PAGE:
Remembering the Vaughansfield fire … 70 years later
Adrian Frater, News Editor
Western Bureau:While a planned mem-orial ceremony has been cancelled, today will nonetheless be marked with sadness by residents of Vaughansfield in St James, as they remember a fire which destroyed the community's elementary school and left seven students dead 70 years ago.
"It was shortly after midday going into the evening," recalled 83-year-old May Edwards, who was a 13-year-old student at the makeshift Vaughansfield Elementary School at the time.
"The skies darkened and rain began to fall … suddenly there was a bolt of lightning and the mission house, which was school to the smaller children, caught fire … seven students died that day... seven boys."
The incident was captured on the pages of The Gleaner under the headline, 'Lightning Kills Seven Children; Injures Scores; Sets School On Fire'.
The report detailed the horrifying circumstance under which Alphonso Clarke, Benjamin James, Ira Vernon, Obediah Thomas, Owen Bowen, Wesley Grissle, and William Bond perished.
"The boys who died were younger than I was, but I still remember them, especially the Bond boy," said Edwards.
"I remember him well because he use to live on Pimento Hill … it was a terrible day .... a day I will never forget."
In recalling the mass confusion which unfolded as fire ravished the makeshift school, Edward said the situation was simply horrifying at best.
"Those were the darks days ... there was no electric light ... residents came out with their bottle torches, but all they could do was look on," the elderly woman recalled of the rescue effort which continued into the night.
Edwards, who was just returning home from her farm when The Sunday Gleaner's team visited her Vaughansfield home, had a somewhat wry smile as she told of a female teacher 'Chisholm', who did not remember she had ridden a mule to school as confusion reigned.
"Teacher Chisholm live in an adjoining district and she use to ride a mule to school," said Edwards.
"When the fire broke out, she forgot about the mule and she ran around the community announcing that the school was on fire."
Robert Burns, who now lives in England, was one of the students who survived the blaze.
He still has memories of those classmates who did not make it and the heroics of principal, Stanley Scott, who went in and out of the raging fire several times, rescuing students who were trapped inside the blazing building.
"That event was the largest disaster to hit Jamaica prior to that date," stated Burns, in a recent letter he wrote to Governor General Sir Patrick Allen inviting his participation in the memorial ceremony.
Burns subsequently called off the memorial service because of poor health.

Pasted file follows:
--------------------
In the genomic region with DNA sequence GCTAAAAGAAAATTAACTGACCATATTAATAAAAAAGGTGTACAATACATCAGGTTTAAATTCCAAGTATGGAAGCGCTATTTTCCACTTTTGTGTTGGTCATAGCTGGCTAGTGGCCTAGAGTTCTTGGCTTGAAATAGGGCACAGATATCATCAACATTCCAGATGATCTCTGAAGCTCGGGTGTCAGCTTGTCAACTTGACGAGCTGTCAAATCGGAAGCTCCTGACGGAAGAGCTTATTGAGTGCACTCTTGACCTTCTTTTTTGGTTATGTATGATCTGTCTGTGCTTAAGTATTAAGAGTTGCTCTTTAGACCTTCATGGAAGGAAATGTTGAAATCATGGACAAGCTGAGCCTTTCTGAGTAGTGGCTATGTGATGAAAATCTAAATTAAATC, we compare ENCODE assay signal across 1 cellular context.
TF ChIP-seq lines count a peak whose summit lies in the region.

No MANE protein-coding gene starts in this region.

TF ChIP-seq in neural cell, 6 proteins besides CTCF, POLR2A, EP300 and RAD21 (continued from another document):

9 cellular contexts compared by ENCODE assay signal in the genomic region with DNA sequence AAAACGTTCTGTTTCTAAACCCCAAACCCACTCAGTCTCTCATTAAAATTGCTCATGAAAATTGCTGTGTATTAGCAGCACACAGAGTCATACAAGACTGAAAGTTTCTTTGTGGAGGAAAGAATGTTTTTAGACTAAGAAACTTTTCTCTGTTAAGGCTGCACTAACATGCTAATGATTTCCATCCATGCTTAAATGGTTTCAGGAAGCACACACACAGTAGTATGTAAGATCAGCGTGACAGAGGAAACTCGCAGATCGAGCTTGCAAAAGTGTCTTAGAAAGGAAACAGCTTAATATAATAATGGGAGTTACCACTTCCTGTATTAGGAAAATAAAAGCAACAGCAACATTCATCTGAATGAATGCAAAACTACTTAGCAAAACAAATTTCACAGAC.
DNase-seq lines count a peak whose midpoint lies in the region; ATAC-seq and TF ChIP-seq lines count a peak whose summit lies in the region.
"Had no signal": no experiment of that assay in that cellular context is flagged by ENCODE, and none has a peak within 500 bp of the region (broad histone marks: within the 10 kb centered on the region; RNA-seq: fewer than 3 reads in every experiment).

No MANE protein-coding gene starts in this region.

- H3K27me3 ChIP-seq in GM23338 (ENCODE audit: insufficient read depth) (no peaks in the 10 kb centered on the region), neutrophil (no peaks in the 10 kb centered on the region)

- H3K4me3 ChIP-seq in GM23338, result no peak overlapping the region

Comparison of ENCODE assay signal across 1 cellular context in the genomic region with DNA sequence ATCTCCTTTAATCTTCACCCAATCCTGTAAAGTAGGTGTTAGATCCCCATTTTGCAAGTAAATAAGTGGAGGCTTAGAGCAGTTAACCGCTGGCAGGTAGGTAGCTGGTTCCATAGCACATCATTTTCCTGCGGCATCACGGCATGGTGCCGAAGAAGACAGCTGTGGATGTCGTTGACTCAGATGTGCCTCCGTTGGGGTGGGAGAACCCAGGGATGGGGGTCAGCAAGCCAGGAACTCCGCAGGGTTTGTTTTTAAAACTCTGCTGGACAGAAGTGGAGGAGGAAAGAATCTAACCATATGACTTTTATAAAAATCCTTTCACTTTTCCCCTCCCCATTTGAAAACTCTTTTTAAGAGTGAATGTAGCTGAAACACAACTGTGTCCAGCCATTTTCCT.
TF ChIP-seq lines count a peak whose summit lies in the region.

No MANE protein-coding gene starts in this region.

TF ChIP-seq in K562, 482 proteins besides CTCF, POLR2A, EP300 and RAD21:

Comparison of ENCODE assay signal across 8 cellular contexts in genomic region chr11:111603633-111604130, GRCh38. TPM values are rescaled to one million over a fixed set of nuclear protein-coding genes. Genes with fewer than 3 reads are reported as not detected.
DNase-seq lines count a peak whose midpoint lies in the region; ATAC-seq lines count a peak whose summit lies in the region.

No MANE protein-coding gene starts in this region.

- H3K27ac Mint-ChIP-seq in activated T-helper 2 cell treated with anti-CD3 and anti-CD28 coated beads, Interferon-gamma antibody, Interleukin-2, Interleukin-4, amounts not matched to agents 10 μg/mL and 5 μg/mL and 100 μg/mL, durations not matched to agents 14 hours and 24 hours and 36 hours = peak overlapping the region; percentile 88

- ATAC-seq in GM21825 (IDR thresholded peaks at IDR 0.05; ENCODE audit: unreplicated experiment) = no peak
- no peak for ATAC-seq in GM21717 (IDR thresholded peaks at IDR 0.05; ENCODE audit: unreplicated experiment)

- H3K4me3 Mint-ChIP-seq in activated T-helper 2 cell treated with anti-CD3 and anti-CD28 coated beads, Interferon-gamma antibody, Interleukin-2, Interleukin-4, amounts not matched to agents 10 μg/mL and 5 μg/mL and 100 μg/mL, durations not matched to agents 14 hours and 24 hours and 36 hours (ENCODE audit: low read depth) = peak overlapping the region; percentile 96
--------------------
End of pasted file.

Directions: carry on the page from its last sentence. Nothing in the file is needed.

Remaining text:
"One hundred and seventy five of us survived, but seven boys did not make it," lamented Burns, who recently wrote a book detailing his childhood memory of the gruesome incident.
He hopes the book will help to immortalise the memories of the seven students who died that afternoon.
Burns, who was throwing his all behind the memorial service before illness derailed his plans, had actually written a letter to Queen Elizabeth, who had visited the re-built school when she came to Jamaica in the 1950s.
He had requested a message of sympathy from her, which he had hoped to read at the ceremony.
In her response to Burns' letter, the queen thanked him for his effort to immortalise the tragedy and provided him with the requested letter of sympathy.
"I feel sure that it will be a moving occasion, bringing back many memories to those who are able to attend, evoking poignant recollections of the seven children who lost their lives so long ago," the message said.
While the death of his seven classmates will remain forever etched in his mind and his book, which he is hoping to distribute locally, Burns, who was seven years old at the time of the fire, still has glowing recollections of the heroics of Principal Scott.
"Many children were wounded and many more would have died were it not for the bravery and heroic action of my headmaster (Stanley Scott), who rushed into the burning building and rescued all the children who were unable to escape by themselves ... he even managed to remove the bodies of the dead children," said Burns.
Scott, who subsequently became the first independent member of parliament in Jamaica, received a citation from Buckingham Palace for his bravery.
With a new school, sporting lightning rods, now up and running in close proximity to where the old school burnt 70 years ago, Scott and the surviving students have become major cornerstone of the institution, regularly providing the school with teaching aids and other material to assist the children.
"Seventy years is a long time ago, but in my mind it is just like it was the other day," said Edwards.
"What happened is not something those who saw it can easily forget … I still think about the boys who perished all the time and wonder what they would have made of their lives if they had lived."